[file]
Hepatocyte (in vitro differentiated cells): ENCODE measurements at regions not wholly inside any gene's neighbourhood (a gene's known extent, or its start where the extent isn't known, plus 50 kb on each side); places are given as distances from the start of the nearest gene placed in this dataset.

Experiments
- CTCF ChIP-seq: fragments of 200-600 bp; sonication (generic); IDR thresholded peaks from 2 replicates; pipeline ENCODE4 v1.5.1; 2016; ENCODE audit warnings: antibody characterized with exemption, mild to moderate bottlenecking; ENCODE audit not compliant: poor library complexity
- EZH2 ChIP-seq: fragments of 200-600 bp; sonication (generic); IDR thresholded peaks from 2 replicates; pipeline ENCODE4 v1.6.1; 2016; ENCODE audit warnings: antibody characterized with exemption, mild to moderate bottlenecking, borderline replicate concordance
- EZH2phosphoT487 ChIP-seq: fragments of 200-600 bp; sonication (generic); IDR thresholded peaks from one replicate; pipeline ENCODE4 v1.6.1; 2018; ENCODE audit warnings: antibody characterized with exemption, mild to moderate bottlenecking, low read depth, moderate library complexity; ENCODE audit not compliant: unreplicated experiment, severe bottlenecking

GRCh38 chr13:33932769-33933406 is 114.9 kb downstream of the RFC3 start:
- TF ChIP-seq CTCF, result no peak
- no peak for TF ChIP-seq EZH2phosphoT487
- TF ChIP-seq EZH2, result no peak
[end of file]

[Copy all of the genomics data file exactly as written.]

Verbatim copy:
Hepatocyte (in vitro differentiated cells): ENCODE measurements at regions not wholly inside any gene's neighbourhood (a gene's known extent, or its start where the extent isn't known, plus 50 kb on each side); places are given as distances from the start of the nearest gene placed in this dataset.

Experiments
- CTCF ChIP-seq: fragments of 200-600 bp; sonication (generic); IDR thresholded peaks from 2 replicates; pipeline ENCODE4 v1.5.1; 2016; ENCODE audit warnings: antibody characterized with exemption, mild to moderate bottlenecking; ENCODE audit not compliant: poor library complexity
- EZH2 ChIP-seq: fragments of 200-600 bp; sonication (generic); IDR thresholded peaks from 2 replicates; pipeline ENCODE4 v1.6.1; 2016; ENCODE audit warnings: antibody characterized with exemption, mild to moderate bottlenecking, borderline replicate concordance
- EZH2phosphoT487 ChIP-seq: fragments of 200-600 bp; sonication (generic); IDR thresholded peaks from one replicate; pipeline ENCODE4 v1.6.1; 2018; ENCODE audit warnings: antibody characterized with exemption, mild to moderate bottlenecking, low read depth, moderate library complexity; ENCODE audit not compliant: unreplicated experiment, severe bottlenecking

GRCh38 chr13:33932769-33933406 is 114.9 kb downstream of the RFC3 start:
- TF ChIP-seq CTCF, result no peak
- no peak for TF ChIP-seq EZH2phosphoT487
- TF ChIP-seq EZH2, result no peak